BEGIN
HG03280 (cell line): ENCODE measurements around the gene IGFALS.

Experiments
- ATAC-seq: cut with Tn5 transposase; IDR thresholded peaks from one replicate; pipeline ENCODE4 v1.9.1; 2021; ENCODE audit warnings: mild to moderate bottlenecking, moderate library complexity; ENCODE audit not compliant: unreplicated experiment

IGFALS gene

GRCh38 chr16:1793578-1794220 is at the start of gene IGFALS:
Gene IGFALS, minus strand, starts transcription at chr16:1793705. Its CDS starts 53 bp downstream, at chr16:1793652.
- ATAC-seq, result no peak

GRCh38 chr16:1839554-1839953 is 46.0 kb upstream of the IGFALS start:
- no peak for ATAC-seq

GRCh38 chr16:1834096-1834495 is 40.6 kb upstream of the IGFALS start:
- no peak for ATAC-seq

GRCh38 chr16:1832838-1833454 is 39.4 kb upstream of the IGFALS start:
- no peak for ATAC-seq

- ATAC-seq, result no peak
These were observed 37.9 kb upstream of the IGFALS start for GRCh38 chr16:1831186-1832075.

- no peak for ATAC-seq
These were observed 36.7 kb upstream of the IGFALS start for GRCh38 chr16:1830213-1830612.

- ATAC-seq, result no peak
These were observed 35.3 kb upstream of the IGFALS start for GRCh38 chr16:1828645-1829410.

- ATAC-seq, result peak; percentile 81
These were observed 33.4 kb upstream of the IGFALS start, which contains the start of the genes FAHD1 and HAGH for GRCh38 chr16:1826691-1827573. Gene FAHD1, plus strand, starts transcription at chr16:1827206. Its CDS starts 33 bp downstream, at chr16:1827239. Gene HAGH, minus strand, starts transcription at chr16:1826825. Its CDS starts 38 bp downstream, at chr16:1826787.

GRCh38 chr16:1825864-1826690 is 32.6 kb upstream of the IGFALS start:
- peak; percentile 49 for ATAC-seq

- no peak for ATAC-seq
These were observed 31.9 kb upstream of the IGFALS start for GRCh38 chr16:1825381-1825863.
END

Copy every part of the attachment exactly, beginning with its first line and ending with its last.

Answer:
HG03280 (cell line): ENCODE measurements around the gene IGFALS.

Experiments
- ATAC-seq: cut with Tn5 transposase; IDR thresholded peaks from one replicate; pipeline ENCODE4 v1.9.1; 2021; ENCODE audit warnings: mild to moderate bottlenecking, moderate library complexity; ENCODE audit not compliant: unreplicated experiment

IGFALS gene

GRCh38 chr16:1793578-1794220 is at the start of gene IGFALS:
Gene IGFALS, minus strand, starts transcription at chr16:1793705. Its CDS starts 53 bp downstream, at chr16:1793652.
- ATAC-seq, result no peak

GRCh38 chr16:1839554-1839953 is 46.0 kb upstream of the IGFALS start:
- no peak for ATAC-seq

GRCh38 chr16:1834096-1834495 is 40.6 kb upstream of the IGFALS start:
- no peak for ATAC-seq

GRCh38 chr16:1832838-1833454 is 39.4 kb upstream of the IGFALS start:
- no peak for ATAC-seq

- ATAC-seq, result no peak
These were observed 37.9 kb upstream of the IGFALS start for GRCh38 chr16:1831186-1832075.

- no peak for ATAC-seq
These were observed 36.7 kb upstream of the IGFALS start for GRCh38 chr16:1830213-1830612.

- ATAC-seq, result no peak
These were observed 35.3 kb upstream of the IGFALS start for GRCh38 chr16:1828645-1829410.

- ATAC-seq, result peak; percentile 81
These were observed 33.4 kb upstream of the IGFALS start, which contains the start of the genes FAHD1 and HAGH for GRCh38 chr16:1826691-1827573. Gene FAHD1, plus strand, starts transcription at chr16:1827206. Its CDS starts 33 bp downstream, at chr16:1827239. Gene HAGH, minus strand, starts transcription at chr16:1826825. Its CDS starts 38 bp downstream, at chr16:1826787.

GRCh38 chr16:1825864-1826690 is 32.6 kb upstream of the IGFALS start:
- peak; percentile 49 for ATAC-seq

- no peak for ATAC-seq
These were observed 31.9 kb upstream of the IGFALS start for GRCh38 chr16:1825381-1825863.